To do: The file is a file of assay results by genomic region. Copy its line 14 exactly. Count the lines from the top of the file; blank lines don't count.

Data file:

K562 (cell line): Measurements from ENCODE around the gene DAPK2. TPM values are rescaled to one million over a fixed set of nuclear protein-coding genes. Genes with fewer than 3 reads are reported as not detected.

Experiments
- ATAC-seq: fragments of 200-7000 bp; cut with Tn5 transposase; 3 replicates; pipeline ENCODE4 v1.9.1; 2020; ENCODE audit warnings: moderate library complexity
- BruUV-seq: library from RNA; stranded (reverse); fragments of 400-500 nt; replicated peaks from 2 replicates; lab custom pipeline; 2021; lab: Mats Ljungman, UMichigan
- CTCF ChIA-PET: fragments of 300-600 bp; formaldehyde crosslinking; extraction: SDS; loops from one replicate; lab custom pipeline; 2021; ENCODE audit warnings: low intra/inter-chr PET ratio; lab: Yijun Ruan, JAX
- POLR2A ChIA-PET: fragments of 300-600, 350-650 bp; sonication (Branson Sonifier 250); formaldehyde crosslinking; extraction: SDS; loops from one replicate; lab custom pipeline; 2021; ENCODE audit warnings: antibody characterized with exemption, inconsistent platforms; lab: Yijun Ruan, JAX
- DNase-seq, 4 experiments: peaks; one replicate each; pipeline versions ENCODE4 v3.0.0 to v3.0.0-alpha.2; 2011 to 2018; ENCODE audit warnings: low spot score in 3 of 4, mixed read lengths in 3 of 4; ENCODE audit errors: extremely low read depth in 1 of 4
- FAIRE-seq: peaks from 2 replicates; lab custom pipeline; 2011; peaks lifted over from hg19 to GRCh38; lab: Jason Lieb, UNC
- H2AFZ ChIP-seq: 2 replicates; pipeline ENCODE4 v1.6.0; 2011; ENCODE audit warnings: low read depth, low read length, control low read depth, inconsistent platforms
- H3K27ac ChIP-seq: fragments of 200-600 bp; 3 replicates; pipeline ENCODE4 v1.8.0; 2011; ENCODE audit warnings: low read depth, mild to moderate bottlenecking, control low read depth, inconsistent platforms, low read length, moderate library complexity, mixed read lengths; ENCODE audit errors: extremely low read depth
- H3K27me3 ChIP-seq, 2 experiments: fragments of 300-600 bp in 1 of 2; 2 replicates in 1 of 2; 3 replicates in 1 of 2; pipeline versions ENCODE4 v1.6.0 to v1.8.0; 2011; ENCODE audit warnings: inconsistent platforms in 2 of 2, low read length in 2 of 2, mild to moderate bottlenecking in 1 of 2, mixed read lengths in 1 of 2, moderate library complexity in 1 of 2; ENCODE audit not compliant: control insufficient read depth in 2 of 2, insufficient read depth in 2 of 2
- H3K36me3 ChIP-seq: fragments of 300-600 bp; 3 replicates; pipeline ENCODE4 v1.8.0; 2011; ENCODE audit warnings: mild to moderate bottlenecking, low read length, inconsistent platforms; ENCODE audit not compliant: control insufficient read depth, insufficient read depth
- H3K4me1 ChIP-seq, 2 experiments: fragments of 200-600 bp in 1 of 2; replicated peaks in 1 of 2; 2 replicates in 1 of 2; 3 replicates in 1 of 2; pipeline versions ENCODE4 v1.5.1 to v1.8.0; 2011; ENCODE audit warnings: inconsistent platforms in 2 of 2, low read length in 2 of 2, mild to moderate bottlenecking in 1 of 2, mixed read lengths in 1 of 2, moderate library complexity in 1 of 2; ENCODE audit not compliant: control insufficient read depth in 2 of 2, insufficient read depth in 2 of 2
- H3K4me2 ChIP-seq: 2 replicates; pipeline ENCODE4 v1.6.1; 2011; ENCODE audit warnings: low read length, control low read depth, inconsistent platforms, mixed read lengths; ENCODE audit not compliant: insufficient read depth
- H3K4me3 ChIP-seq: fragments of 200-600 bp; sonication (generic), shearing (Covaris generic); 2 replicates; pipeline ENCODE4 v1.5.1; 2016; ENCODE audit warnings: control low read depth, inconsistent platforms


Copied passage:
- H3K4me2 ChIP-seq: 2 replicates; pipeline ENCODE4 v1.6.1; 2011; ENCODE audit warnings: low read length, control low read depth, inconsistent platforms, mixed read lengths; ENCODE audit not compliant: insufficient read depth